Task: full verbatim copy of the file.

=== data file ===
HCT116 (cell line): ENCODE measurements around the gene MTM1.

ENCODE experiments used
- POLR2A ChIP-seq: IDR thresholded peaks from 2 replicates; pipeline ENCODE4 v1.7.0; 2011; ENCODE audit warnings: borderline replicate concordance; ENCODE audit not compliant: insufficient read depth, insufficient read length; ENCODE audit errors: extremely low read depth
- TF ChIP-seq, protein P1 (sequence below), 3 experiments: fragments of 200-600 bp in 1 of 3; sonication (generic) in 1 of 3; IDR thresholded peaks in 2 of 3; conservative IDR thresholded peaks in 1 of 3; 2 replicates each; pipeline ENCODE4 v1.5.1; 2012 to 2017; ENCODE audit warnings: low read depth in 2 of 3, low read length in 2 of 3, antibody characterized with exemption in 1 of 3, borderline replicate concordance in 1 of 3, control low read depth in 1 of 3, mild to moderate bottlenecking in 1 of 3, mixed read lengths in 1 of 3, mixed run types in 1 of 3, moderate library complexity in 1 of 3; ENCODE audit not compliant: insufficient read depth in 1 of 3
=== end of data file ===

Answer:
HCT116 (cell line): ENCODE measurements around the gene MTM1.

ENCODE experiments used
- POLR2A ChIP-seq: IDR thresholded peaks from 2 replicates; pipeline ENCODE4 v1.7.0; 2011; ENCODE audit warnings: borderline replicate concordance; ENCODE audit not compliant: insufficient read depth, insufficient read length; ENCODE audit errors: extremely low read depth
- TF ChIP-seq, protein P1 (sequence below), 3 experiments: fragments of 200-600 bp in 1 of 3; sonication (generic) in 1 of 3; IDR thresholded peaks in 2 of 3; conservative IDR thresholded peaks in 1 of 3; 2 replicates each; pipeline ENCODE4 v1.5.1; 2012 to 2017; ENCODE audit warnings: low read depth in 2 of 3, low read length in 2 of 3, antibody characterized with exemption in 1 of 3, borderline replicate concordance in 1 of 3, control low read depth in 1 of 3, mild to moderate bottlenecking in 1 of 3, mixed read lengths in 1 of 3, mixed run types in 1 of 3, moderate library complexity in 1 of 3; ENCODE audit not compliant: insufficient read depth in 1 of 3